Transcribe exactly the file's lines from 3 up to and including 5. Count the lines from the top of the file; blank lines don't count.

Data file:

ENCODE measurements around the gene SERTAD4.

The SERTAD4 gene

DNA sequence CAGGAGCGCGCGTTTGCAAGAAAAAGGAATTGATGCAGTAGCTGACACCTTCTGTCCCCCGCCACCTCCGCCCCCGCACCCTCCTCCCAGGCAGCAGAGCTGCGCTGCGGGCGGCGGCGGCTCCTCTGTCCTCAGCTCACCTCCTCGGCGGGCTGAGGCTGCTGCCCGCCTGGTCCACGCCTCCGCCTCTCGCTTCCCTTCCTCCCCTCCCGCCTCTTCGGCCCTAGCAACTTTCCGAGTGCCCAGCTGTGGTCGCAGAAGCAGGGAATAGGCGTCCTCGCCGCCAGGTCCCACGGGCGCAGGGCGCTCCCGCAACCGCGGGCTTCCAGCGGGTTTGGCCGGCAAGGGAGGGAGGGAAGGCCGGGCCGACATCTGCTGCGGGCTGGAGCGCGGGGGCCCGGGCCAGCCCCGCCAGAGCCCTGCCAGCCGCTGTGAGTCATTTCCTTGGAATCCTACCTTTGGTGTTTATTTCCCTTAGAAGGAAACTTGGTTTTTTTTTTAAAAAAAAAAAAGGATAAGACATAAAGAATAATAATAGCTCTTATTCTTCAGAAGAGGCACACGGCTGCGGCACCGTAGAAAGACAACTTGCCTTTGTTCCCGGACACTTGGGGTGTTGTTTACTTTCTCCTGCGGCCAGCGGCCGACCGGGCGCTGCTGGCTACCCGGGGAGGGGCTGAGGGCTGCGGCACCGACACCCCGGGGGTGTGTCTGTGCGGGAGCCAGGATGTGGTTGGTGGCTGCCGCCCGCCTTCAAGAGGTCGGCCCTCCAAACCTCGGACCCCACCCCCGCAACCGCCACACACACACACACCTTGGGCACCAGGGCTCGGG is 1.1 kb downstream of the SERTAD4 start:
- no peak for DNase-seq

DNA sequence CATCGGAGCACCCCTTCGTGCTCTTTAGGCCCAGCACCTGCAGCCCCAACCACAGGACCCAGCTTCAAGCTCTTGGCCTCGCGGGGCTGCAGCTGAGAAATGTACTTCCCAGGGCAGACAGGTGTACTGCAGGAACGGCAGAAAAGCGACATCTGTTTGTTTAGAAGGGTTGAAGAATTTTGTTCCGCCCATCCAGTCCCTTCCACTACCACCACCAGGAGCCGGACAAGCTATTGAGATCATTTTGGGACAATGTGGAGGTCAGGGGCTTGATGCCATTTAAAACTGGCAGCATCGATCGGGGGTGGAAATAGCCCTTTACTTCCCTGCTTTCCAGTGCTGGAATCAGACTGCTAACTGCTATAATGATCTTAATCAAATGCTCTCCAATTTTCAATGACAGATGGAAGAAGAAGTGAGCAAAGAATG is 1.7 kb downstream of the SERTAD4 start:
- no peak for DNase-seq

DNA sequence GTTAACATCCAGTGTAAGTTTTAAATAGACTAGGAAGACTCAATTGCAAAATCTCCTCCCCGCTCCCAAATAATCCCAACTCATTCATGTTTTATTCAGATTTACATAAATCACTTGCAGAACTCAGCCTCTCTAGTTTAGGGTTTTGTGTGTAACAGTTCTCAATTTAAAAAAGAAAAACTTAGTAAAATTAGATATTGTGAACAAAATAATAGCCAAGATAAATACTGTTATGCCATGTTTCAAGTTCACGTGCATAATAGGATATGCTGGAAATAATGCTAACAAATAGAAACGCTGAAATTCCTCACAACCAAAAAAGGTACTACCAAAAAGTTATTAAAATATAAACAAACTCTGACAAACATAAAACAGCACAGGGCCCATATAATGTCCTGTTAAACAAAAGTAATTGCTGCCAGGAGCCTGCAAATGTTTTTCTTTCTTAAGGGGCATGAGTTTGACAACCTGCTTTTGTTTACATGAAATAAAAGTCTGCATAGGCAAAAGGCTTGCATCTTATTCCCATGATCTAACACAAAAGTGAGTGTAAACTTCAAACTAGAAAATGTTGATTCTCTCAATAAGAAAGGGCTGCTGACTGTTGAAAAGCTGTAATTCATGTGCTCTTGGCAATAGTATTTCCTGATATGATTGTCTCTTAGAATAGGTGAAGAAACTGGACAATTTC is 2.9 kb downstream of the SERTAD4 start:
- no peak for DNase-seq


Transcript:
DNA sequence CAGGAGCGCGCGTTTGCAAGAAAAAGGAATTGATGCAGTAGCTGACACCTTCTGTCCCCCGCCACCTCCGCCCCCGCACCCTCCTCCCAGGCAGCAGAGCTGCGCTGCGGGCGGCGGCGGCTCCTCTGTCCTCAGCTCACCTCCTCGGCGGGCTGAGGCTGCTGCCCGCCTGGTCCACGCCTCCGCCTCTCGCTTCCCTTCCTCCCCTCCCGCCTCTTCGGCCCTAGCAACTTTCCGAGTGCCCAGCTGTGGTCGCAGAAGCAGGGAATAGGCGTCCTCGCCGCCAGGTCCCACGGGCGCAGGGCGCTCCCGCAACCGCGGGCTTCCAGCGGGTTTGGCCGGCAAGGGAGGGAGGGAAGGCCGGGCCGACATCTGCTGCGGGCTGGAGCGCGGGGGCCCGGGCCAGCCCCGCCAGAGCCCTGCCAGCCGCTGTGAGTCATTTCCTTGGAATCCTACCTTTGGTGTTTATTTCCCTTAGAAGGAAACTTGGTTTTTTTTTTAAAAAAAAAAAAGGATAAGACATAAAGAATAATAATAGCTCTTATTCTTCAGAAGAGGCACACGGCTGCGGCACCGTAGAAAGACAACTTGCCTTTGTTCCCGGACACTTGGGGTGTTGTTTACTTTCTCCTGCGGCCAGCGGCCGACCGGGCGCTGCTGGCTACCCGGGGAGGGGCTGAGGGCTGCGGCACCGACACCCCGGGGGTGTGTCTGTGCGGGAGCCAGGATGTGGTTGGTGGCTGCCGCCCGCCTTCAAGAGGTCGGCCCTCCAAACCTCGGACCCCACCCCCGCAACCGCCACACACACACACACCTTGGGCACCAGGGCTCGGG is 1.1 kb downstream of the SERTAD4 start:
- no peak for DNase-seq

DNA sequence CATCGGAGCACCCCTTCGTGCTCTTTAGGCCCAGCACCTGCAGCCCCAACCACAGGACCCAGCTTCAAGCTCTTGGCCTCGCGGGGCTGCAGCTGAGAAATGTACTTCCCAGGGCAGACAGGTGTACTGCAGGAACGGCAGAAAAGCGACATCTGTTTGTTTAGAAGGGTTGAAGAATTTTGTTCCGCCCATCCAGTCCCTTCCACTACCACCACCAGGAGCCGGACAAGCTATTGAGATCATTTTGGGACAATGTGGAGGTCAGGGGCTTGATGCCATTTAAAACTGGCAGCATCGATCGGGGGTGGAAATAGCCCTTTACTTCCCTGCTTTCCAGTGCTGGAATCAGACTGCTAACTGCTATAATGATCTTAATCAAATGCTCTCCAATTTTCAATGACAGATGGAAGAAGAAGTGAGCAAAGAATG is 1.7 kb downstream of the SERTAD4 start: